Teenagers jailed after attack victim feared for his life

Liam Lennox and Billy Broadbent
Liam Lennox and Billy Broadbent
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Two teenagers who subjected a man to a terrifying raid and attack in his own home – one stabbing him in the face so hard the blade of the knife snapped off – have been jailed.

Liam Lennox and Billy Broadbent have each been given lengthy sentences after burgling the flat of a 62-year-old man in Blackpool.

They targeted him because he was a cross dresser.

The petrified victim told a court he feared he was going to die at the hands of the thugs.

The teenagers, both 17 at the time of the incident on March 18, have been jailed for more than 15 years in total.

But one support worker today said the victim will have been dealt a “life sentence.”

Preston Crown Court heard how the victim woke up to find Lennox and Broadbent in his room at the George Street flat.

Brett Gerrity, prosecuting, said Broadbent was brandishing two knives. The victim was subjected to insults about his sexuality and then stabbed in the face.

In a chilling warning Broadbent said: “I’m going to stab you up. I’m going to kill you.”

Broadbent then stabbed him to the abdomen and kicked him, but the bed quilt bore the brunt of the blows.

The victim pleaded with him to stop but Broadbent demanded: “Where’s your money or jewellery? Have you got any drugs?”

Lennox was seen rifling through drawers in the lounge and some property was taken.

The terrified victim managed to flee, flagging down a passing taxi and was later treated at hospital for a wound to his right cheek and a slash to the back of the hand.

A victim impact statement was read out to the court: “I honestly thought they were going to kill me.

“I can’t honestly think of any reason why anyone would want to do this to me.

“I don’t think I will ever get over what has happened. It has ruined my life”.

Sentencing Broadbent and Lennox, Judge Heather Lloyd said the pair’s behaviour was appalling, adding the victim, who used a female first name, had been targeted and there was a background of hostility towards cross dressers or homosexuals.

Lennox, 18, of Myrtle Avenue, Blackpool, was given six years and nine months youth custody with three years and three months extended licence to follow.

He had pleaded guilty to aggravated burglary, robbery and blackmail.

Broadbent, also 18, of St Alban’s Road, Blackpool, was given nine years youth custody, with five years extended licence to follow.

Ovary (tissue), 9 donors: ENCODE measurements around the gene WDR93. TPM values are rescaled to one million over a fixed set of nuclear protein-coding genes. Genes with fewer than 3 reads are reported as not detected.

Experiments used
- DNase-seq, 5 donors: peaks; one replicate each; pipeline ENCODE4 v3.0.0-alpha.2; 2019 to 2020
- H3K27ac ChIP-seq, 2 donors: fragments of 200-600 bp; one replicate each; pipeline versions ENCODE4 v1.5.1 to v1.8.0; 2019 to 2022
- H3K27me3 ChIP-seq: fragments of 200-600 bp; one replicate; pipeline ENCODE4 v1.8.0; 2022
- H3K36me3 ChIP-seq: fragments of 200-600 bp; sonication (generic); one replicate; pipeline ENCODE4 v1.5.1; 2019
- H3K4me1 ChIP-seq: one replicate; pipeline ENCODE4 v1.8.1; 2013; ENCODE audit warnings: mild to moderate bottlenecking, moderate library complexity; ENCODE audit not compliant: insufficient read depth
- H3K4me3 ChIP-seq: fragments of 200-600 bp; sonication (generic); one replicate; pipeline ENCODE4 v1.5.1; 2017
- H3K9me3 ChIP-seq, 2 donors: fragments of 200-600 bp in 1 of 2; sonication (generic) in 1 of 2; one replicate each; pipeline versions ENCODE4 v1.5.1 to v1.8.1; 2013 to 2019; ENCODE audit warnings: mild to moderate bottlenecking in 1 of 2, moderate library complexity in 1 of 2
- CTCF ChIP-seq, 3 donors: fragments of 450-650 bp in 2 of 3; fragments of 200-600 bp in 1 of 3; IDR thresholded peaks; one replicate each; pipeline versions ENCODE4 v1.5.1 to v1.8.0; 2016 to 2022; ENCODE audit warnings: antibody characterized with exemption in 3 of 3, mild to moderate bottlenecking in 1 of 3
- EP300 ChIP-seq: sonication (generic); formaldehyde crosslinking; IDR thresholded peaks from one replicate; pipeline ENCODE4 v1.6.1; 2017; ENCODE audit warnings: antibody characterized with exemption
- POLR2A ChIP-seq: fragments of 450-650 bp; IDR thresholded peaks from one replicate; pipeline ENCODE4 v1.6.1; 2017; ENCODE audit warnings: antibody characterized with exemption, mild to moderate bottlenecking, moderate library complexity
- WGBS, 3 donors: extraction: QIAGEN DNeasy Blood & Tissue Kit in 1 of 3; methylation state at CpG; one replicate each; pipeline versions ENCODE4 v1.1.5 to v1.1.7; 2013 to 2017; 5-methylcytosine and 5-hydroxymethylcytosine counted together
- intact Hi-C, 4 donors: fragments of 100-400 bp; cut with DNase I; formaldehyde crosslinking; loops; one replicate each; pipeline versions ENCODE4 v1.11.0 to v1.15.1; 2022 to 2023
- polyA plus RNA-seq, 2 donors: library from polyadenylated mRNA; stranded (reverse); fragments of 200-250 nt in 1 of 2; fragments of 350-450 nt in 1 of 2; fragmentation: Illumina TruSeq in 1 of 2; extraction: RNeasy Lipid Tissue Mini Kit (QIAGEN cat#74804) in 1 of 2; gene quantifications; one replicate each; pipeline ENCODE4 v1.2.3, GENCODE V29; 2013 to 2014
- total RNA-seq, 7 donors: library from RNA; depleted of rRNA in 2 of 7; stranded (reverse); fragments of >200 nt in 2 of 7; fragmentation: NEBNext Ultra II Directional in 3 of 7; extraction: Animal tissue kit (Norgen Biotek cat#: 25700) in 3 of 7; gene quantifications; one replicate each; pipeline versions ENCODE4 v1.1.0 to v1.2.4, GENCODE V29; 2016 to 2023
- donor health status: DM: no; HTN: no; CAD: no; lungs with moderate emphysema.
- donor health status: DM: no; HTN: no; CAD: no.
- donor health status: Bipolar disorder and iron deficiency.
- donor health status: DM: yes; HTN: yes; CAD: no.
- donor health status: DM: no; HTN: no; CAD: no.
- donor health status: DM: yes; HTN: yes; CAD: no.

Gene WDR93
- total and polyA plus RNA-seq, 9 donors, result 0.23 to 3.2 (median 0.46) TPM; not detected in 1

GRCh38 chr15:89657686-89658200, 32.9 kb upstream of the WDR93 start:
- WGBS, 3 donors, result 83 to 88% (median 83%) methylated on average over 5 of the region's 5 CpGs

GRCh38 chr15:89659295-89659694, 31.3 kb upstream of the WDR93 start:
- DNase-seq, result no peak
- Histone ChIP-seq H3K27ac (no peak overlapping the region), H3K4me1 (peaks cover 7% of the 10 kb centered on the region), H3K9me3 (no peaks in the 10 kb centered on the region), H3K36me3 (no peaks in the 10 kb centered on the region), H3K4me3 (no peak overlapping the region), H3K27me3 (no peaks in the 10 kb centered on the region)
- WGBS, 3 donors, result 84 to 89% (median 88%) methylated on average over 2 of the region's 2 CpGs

He had admitted aggravated burglary, wounding with intent and burglary.

Broadbent was on a youth rehabilitation order at the time.

Det Supt Mark Dickinson, of Blackpool Police, said: “The heavy sentences reflect the severity of this upsetting case.”

On March 18 this year the victim awoke to find the pair in his home and was insulted about his sexuality.

Nina Parker, pastor of Blackpool’s Liberty Church which supports lesbian, gay, bisexual and transgendered (LGBT) people, said: “It’s 
really important that sentencing reflects it’s a hate crime.

“Really the victim has got a life sentence from it, that fear and trauma could be with him for the rest of his life.

“It is not acceptable to pick on someone because of their gender orientation.”

At the time of the incident, the police had been hunting the two defendants following a burglary at a flat in the Gorton Street hostel and Lennox had earlier been involved in a street robbery on an 18-year-old student off Elizabeth Street.

Julie Taylor, defending Lennox, said: “He was not the one who had a knife, brandished a knife or used any. He didn’t utter the insults.

“He had thought his co-accused was joking, not having realised he had a knife.

“He has never served a lengthy sentence before”.

Paul Humphries, defending Broadbent, said his client had put his time already spent in custody to good use by doing a victim awareness course.

He had also done work on drug misuse.

Mr Humphries added: “He didn’t have a recollection of what happened that night.

“There now appears to be the beginning of a change of view and a maturity setting in.

“He isn’t just looking out for himself, but looking to help others.

“He wishes to make amends with the victim through restorative justice.

“He is trying all he can to change.”

Judge Heather Lloyd said the violence in the case had been purely gratuitous.

She said both had appalling criminal records for such young men and had shown a complete disregard for court orders and sentences in the past.

She said of the victim: “I am sure you both knew of his sexuality, otherwise you wouldn’t have used that insult to him.

“I agree his home had been targeted.”

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